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30 Jun, 2009 16:36

Place your bets! One last time…

Russian gamblers are placing their last bets ahead of a ban that comes into force on Wednesday. The government is closing casinos across the country – and gambling will only be permitted in four specific zones.

The idea to close casinos and move them to special, Las Vegas-type zones in four different parts of the country was promoted in 2006 by then-Russian President Vladimir Putin. He explained his decision as an attempt to end problems in the country with gambling addictions.

“The fact that taxes from this business will not be in the budget is nothing when compared to the financial, economic, moral, psychological and physiological damage from gambling. Much greater damage has been inflicted on the families and players who have not just lost their jobs but, in fact, become seriously ill,” Valery Draganov, a State Duma deputy, told RT.

But people on the streets of Moscow had mixed reactions.

“I think it will save hundreds of lives. People spend enormous money on this. It is a disease of the 21st century. That’s why I am all for it,” a man told RT’s correspondent.

“I don’t think it’s the right move. First of all, they generate a significant tax and I don’t think we should miss out on such an incredible amount. Secondly, those who gamble will continue to do so. They’ll just change the location,” a woman said.

Of the four gambling zones, one is going to be located on the Russo-Chinese border in the Far East; the second one – in Siberia; the third – in the country’s south, not far from the Sea of Azov; and one more in Kaliningrad – the Russian exclave enclosed between EU members Lithuania and Poland.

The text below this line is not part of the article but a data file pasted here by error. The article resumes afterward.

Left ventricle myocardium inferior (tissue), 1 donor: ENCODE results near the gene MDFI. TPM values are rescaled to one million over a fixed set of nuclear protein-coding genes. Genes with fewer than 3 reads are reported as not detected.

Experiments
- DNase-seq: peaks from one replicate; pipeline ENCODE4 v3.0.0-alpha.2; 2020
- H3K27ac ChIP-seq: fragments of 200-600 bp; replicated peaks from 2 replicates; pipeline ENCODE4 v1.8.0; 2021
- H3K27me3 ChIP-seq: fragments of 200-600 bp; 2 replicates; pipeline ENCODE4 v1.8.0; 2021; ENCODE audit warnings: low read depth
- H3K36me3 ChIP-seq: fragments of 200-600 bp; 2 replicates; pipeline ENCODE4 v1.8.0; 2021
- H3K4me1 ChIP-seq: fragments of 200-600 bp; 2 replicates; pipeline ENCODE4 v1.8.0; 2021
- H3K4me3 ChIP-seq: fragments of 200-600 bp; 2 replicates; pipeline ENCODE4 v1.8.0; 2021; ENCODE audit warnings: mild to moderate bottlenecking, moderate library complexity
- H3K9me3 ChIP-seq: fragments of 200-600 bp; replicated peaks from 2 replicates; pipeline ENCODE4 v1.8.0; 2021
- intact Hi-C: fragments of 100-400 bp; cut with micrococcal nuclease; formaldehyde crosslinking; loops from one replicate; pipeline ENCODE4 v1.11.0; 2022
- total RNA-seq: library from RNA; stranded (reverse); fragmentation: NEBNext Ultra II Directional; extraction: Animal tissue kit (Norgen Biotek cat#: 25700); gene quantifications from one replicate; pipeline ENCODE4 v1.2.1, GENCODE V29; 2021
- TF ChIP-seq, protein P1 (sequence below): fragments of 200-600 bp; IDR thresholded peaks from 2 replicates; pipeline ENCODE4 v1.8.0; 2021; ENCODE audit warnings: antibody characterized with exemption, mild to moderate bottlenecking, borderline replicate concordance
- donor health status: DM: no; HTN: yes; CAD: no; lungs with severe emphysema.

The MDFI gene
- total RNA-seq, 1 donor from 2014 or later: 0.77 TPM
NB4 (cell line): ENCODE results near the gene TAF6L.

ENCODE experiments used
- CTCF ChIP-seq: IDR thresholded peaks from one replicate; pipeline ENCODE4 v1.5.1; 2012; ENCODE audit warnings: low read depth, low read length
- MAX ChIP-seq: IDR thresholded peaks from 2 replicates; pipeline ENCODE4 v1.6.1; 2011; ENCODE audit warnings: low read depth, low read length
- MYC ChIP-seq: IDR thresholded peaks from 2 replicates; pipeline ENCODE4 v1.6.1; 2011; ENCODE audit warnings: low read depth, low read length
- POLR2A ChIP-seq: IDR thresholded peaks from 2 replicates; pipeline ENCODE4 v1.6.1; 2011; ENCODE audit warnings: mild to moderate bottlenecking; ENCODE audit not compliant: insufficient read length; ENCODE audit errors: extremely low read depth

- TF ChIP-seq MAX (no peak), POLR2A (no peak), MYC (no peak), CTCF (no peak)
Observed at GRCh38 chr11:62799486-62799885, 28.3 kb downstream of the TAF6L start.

Initially, the government promised to get the gambling zones ready by the time the law comes into force. However, nothing seems to have been done so far. According to local media sources, there is nothing but empty fields where casinos were promised.

Also, reports claim that no Russian casino companies have yet been tempted to relocate to the zones. As casino owners explain, there is a serious lack of infrastructure in those zones and they would prefer to move their businesses abroad – to Bulgaria, Belarus and other countries in Eastern Europe where potential clients are more likely to come.

The ban will also affect people working in casinos, which is considered to be one of the most, if not the most profitable business in Russia, with $6-8 billion in annual revenues.

Further, some 400,000 people involved in Russia’s gambling industry will lose their jobs, which is an even more negative factor now since the economic crisis is not over.

Lisandro Platzer, an executive Vice-President of Korston Hotel in Moscow explained his view of the situation:

“The biggest problem we have is that there are more than one thousand people who work in this building and who will lose their jobs tomorrow. We will try to relocate some of them to our new location in Montenegro, because the gaming zones [in Russia] are not ready.”

“We already have land in the city of Azov, in one of the zones. But, it is not just the issue of infrastructure. The level of taxes is not clear, as well as the cost of infrastructure – we cannot even draw up a business plan. How are we supposed to operate there? So, we decided to move internationally and bought a hotel in Montenegro, and comes tomorrow we’ll be operating already,” Lisandro Platzer has added.

Another problem is that the country’s budget will lose about $1 billion a year.

Therefore, as of now, it seems that the ban has more negative points than positive. But time will show: the law will come into force in a few hours.